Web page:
Nature-based solutions like green infrastructure vary widely in the ten cities that are part of the study. Timon McPhearson, also from the Urban Systems Lab at The New School in NYC, compared the desert city of Phoenix, Arizona with Hermosillo in northern Mexico. Both have a smaller proportion of green spaces which could exacerbate an already arid climate and put them at risk of more heatwaves. In some cities, green spaces tend to be more common in wealthy areas. The question of who has access to parks, gardens, and other urban green spaces raises the issue of equity and perspective. Hallie Eakin, Arizona State University, highlights some work in Mexico City which makes clear that who you are and what your perspective is shapes your mental model. Mexico City was built on a lake and is vulnerable to multiple challenges that the city’s water planners have to juggle. Researchers have used agent based modelling to create different scenarios to help visualise vulnerabilities in the system so that water managers can make decisions based on what is equitable.

Sometimes it takes a different approach to find the sweet spot where ecological, social and technological meet in harmony. Participatory processes encourage people from different walks of life to co-create a vision of positive urban futures. It’s not always that simple. David Iwaniec from Arizona State University and Georgia State University describes how one participant said they would never dare enter this kind of visioning or imagining with their colleagues – possibly because of fears of going against government policy.

Nevertheless, the potential for finding solutions that tick all the boxes, social, ecological and technological is there. In the island city of San Juan, Puerto Rico, food systems became more resilient when depots moved from flood-prone areas. Just as we were all lulled into a safe and cosy space, thinking that we could imagine ourselves into a bright and resilient future, Marta Berbés-Blásquez, made us sit up and smell the chili. “We are still not radical enough in our thinking,” she said.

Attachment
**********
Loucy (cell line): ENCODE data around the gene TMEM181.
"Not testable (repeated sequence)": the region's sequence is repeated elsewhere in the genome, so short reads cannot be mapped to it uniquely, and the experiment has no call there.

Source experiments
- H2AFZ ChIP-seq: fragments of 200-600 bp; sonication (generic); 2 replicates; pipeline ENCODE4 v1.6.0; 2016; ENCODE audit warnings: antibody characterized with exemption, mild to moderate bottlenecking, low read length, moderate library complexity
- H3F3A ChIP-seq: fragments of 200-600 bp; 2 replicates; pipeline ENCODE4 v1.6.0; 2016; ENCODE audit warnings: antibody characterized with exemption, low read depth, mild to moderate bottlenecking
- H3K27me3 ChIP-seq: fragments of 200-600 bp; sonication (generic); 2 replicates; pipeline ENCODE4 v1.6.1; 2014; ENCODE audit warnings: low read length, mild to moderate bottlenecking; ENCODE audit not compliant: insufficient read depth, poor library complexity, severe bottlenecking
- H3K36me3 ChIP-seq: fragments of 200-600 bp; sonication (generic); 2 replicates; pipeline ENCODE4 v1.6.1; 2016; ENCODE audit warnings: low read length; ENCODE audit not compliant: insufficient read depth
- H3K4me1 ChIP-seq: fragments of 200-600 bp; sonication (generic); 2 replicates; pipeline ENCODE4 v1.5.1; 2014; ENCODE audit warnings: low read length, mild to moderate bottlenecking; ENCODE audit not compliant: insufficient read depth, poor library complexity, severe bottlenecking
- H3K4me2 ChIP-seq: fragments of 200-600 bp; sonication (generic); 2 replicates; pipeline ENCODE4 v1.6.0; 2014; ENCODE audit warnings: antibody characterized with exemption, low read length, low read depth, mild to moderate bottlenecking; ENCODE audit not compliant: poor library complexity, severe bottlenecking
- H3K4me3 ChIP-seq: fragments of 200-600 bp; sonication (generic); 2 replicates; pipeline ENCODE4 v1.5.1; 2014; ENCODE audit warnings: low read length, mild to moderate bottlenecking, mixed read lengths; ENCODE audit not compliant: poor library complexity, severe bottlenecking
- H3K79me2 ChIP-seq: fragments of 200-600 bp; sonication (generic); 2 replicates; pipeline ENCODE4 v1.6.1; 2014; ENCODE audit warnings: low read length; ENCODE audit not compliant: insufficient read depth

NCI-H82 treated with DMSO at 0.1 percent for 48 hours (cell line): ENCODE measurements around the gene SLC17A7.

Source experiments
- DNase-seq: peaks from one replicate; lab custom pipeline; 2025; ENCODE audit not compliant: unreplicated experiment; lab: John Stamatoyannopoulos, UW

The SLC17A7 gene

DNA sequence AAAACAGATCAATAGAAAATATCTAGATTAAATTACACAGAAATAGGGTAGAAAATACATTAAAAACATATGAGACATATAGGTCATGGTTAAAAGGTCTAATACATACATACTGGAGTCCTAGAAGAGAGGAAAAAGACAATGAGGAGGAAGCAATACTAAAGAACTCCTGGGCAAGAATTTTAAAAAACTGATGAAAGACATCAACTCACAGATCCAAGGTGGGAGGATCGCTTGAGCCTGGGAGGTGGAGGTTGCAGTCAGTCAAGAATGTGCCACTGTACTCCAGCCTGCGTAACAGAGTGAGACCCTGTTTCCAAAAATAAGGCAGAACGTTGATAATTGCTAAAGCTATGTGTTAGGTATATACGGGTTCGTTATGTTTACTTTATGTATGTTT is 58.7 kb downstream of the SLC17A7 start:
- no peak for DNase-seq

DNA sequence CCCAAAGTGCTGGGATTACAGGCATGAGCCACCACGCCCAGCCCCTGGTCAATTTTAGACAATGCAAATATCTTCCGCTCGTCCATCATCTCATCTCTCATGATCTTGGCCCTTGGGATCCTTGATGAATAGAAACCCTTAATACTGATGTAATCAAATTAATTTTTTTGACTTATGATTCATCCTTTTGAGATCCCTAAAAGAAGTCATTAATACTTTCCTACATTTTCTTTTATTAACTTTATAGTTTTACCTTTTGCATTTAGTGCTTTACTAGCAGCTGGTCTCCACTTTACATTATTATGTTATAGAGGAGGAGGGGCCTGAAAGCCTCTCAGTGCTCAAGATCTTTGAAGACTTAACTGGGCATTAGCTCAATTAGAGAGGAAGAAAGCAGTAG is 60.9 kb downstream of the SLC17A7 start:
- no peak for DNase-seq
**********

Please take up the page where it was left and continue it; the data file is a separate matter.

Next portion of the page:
“Cities are not self-sufficient islands but are connected and dependent on ecosystem services of the social, ecological and technological kind that are imported from elsewhere.” Marta Berbés-Blásquez


For further info:

McPhearson, Timon, S.T.A. Pickett, N. Grimm, J. Niemelä, M. Alberti, T. Elmqvist, C. Weber, D. Haase, J. Breuste, and S. Qureshi.  2016. “Advancing Urban Ecology Toward a Science of Cities.” BioScience 66(3):198-212, doi: 10.1093/biosci/biw002.

McPhearson, Timon, Dagmar Haase, Nadja Kabisch, Åsa Gren. 2016. “Advancing understanding of the complex nature of urban systems.” Ecological Indicators 70: 566–573, http://dx.doi.org/10.1016/j.ecolind.2016.03.054

Depietri, Yaella and Timon McPhearson. 2017. “Integrating the grey, green, and blue in cities: Nature-based solutions for climate change adaptation and risk reduction” (pp91-109) in Kabisch, N., Korn, H., Stadler, J., Bonn, A. (Eds), “Nature-based Solutions to Climate Change in Urban Areas: Linkages Between Science, Policy, and Practice”, Springer.

This article originates from a blogpost covering the PECS II conference session “Urban sustainability transformations in the context of climate-driven extreme events in the US and Latin America”

Written by Viveca Mellegård